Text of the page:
Shortly after Thanksgiving, President Obama ordered federal agencies to "improve the management of federal records" and embrace a "digital-based records-keeping system." If adopted, these changes would be the most significant in record keeping since President Truman was in office.
While the move from filing cabinets and paper to a form of digital preservation is important and necessary, it is much more complex than it sounds. The initiative, if it is not done right, could unintentionally be a hugely wasteful spending exercise, and vital information, records and assets could be lost forever.
Think about the daunting nature of digitizing the federal universe. It's an incomprehensible world of gigabytes, terabytes, petabytes, zettabytes and other "bytes." The mountain of information is gigantic and growing every day at exponential rates. In 2011, the entire digital universe is 1.8 billion terabytes. By 2015, that will quadruple to 7.2 billion terabytes. Both of these figures are incomprehensible to most people.
Digital preservation for the federal government is a monumental task. One of the challenges facing federal workers is that long before the complete set of records is digitized, those workers will be required to start making copies of the records they just created, a process called migration. Then, in a relatively short time, workers will need to make copies of those copies. It's a job never completed, constantly in a state of chaos and confusion, with danger of losing the very data that is supposed to be preserved.
The solution to the digital dilemma surrounding federal records our country faces needs to be as reliable as putting books on shelves. Today, the Declaration of Independence, Constitution and Bill of Rights are more secure for future generations than a digital movie shot five years ago or even the millions of digital photos uploaded to Facebook and Flickr this year. This fact is counterintuitive, but the reason is simple.
Digital assets are generally safe for five years, a hard drive safe for three, but anything saved on a digital medium needs continual temperature control, environmental protection, monitoring and migration. And still it's vulnerable to magnetic activity. Traditional digital archiving, as it is understood today, is not secure for the long term. Current methods used, many of which the federal government will consider embracing as part of President Obama's initiative, are time-consuming, extremely unreliable, environmentally unfriendly and expensive.
Effectively preserving federal records and archives for future generations requires accepting the fact that technology will continue to change how the world operates quicker than society can keep up. Relying on the latest computer, "cloud" or hard-drive farm is a path to catastrophic losses of data. The past taught us that paper actually is a surprisingly robust archival medium, along with film. Whatever is used in the future to secure digital data needs to rival the simplicity and longevity of what has worked previously.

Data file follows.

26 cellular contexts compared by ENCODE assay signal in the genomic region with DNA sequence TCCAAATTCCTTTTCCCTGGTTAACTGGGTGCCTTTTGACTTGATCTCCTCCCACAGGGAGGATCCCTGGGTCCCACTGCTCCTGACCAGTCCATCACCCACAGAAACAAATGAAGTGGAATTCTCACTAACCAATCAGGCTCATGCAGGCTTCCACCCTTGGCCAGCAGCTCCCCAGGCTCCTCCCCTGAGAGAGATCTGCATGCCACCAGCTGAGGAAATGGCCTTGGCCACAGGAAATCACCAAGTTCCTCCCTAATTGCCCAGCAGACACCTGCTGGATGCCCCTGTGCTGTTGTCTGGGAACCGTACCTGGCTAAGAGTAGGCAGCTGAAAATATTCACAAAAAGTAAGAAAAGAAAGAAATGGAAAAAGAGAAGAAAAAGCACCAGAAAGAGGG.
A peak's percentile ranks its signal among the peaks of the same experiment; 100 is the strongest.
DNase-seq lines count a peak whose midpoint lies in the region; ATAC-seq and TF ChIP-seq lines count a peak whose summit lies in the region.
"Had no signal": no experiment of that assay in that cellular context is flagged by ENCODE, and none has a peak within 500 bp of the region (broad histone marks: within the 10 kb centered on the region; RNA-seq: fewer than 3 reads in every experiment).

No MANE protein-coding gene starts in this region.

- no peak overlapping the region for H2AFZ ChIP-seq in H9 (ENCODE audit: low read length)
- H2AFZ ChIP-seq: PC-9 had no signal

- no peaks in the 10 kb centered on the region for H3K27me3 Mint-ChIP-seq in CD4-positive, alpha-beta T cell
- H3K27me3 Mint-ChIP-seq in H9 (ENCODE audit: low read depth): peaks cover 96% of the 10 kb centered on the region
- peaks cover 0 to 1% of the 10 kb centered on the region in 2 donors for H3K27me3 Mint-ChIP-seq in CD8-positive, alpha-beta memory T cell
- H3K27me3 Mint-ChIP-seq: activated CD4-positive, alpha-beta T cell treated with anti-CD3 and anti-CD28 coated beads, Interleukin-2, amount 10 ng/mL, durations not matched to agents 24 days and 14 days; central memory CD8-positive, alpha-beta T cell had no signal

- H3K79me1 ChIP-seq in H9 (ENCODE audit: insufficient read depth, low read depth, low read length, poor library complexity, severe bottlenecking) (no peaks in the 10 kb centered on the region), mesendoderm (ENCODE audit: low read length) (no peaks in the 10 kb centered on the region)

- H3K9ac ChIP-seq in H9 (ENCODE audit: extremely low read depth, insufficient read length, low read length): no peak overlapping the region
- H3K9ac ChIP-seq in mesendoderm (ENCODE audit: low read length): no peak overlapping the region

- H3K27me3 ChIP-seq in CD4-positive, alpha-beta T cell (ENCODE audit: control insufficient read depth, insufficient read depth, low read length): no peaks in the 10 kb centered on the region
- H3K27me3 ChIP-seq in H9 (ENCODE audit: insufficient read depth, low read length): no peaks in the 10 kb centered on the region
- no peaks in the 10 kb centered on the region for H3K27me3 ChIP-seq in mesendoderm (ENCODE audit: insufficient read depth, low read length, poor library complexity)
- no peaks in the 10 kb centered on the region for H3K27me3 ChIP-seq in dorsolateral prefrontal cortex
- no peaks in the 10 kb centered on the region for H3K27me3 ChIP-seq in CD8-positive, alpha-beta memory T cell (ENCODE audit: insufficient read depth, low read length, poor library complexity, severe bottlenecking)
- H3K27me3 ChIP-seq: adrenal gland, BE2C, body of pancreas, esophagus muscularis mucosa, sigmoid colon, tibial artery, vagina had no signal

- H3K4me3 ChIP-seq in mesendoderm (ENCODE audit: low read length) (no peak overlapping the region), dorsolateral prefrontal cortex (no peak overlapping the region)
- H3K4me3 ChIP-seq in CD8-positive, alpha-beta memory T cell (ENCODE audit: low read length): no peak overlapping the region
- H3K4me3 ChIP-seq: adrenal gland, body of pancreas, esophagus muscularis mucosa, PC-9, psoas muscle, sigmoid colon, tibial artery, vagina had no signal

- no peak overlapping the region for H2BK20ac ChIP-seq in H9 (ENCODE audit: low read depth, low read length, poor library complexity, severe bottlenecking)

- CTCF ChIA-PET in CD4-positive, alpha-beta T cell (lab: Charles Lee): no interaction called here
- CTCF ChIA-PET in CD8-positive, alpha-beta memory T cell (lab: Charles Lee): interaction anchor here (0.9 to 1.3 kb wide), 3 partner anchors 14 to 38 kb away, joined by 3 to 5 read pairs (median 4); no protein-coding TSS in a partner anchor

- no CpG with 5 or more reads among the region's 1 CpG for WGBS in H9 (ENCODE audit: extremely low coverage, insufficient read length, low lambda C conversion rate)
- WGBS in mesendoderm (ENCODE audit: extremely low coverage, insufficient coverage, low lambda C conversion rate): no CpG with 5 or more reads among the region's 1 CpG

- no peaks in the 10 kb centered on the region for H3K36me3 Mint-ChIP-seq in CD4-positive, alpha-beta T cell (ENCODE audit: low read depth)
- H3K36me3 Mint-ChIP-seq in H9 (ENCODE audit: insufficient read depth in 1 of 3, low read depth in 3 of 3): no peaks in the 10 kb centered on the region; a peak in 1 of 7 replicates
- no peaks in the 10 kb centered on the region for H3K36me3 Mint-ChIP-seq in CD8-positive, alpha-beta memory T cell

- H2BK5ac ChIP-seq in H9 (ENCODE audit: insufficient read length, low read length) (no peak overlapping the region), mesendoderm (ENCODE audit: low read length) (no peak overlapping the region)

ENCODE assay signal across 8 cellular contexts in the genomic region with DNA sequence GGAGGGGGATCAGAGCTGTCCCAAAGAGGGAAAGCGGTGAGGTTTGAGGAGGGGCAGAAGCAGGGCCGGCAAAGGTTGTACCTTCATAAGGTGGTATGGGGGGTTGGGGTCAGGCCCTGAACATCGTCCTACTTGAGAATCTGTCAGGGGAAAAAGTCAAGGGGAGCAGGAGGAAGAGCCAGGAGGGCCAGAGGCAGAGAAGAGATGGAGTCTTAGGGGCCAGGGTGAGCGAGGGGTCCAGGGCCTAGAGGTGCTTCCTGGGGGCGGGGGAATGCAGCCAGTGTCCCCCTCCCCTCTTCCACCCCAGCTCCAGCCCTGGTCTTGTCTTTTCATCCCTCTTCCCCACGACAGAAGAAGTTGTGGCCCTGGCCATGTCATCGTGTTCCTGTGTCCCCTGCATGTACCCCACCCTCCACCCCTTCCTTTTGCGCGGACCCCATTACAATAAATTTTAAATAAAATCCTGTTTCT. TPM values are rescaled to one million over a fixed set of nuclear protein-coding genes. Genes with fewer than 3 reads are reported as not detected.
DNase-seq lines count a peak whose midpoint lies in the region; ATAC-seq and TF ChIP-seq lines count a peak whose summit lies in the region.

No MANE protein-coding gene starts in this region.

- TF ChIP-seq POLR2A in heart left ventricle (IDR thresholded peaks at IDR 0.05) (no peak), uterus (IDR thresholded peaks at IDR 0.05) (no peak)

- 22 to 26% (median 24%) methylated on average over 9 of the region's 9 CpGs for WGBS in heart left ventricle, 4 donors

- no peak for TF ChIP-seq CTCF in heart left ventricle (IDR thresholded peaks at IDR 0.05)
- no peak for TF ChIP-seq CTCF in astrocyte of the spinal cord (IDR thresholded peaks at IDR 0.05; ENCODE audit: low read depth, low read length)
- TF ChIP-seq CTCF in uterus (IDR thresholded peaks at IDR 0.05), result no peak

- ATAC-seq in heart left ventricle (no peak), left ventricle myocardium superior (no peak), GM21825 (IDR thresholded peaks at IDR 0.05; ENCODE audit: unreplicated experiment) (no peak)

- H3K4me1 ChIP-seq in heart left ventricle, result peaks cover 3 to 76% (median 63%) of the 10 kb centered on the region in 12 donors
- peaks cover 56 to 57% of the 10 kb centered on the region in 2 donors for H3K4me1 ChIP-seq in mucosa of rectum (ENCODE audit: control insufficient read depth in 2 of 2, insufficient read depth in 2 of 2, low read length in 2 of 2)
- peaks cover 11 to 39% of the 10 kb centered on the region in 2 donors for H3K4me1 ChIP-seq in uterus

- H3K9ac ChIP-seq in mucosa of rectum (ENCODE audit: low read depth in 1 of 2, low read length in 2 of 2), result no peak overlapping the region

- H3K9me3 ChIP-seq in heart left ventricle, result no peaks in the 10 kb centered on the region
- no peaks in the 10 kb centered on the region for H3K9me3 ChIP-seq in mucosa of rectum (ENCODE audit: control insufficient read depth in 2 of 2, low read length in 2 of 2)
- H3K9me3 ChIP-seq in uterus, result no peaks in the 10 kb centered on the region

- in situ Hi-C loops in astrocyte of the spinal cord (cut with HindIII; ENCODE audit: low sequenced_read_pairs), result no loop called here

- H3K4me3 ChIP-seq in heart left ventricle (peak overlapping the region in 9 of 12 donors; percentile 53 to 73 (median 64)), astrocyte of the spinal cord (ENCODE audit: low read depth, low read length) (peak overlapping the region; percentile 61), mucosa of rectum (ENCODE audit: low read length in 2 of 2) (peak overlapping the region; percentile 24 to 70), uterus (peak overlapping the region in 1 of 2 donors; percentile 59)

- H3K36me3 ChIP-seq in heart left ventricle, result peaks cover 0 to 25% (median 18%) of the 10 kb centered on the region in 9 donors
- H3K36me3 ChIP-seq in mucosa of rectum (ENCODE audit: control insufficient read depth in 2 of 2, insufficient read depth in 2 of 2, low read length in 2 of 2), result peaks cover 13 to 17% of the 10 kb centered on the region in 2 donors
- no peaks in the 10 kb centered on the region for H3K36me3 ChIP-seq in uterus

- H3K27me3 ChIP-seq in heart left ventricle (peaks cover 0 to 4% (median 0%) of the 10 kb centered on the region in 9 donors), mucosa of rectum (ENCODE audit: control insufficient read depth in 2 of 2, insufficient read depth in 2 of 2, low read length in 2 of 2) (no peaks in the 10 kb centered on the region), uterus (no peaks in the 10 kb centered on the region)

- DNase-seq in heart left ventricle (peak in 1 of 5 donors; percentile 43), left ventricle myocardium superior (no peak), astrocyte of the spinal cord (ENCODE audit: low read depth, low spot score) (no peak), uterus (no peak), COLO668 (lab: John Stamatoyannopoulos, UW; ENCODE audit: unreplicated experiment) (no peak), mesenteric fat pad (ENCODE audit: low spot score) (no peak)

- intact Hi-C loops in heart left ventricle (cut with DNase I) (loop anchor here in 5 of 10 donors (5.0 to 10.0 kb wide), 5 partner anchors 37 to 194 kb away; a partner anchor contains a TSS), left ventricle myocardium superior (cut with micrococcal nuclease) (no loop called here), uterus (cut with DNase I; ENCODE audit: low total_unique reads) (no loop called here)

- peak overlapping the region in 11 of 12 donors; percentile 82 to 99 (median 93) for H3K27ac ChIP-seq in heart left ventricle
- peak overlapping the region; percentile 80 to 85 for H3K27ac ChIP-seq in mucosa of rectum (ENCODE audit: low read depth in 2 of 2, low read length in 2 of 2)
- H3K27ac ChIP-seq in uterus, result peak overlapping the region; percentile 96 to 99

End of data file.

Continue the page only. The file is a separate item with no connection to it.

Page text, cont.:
One solution to ensure that preservation is done with accuracy and authenticity is a technology called DOTS (Digital Optical Technology System). With sufficient magnification, DOTS enables digital files to be stored in an easily readable form for 100-plus years, even in conditions of benign neglect, guaranteeing readability as long as cameras and imaging devices are available. Because it's nonmagnetic, it's also immune from accidental erasure or an electromagnetic pulse.
No matter which solution is chosen, it must be one that does not require massive amounts of power and air conditioning, state-of-the-art computer technologies or extensive migration. The solution should not fuel worries about data degradation or failure. If the federal government embraces a solution in 2012 based 100 percent on magnetic solutions, the digital can will be kicked further down the road, and massive amounts of data that can never be recovered will spill out along the way.
Mr. Obama's initiative calls for agency heads to outline in less than 120 days from today "current obstacles to sound, cost-effective records management policies" and asks them to "catalog potential reforms and improvements" to inform a report from the director of the Office of Management and Budget and the national archivist of the United States.
The biggest current obstacle to embracing digital technology for records management is overreliance on technology that has proved to be expensive, inefficient, environmentally harsh, vulnerable and not dependable for decades into the future. The potential reforms and improvements, while necessary, need to be built around embracing a solution more robust than paper but more reliable than the latest computer.
Federal government records preservation should be done correctly, from the start, ensuring access to our invaluable data for centuries into the future.
Rob Hummel oversaw the recent restorations of "Gone With the Wind" and "The Wizard of Oz" and is president of Group 47, where Jimmy Kemp is an executive.
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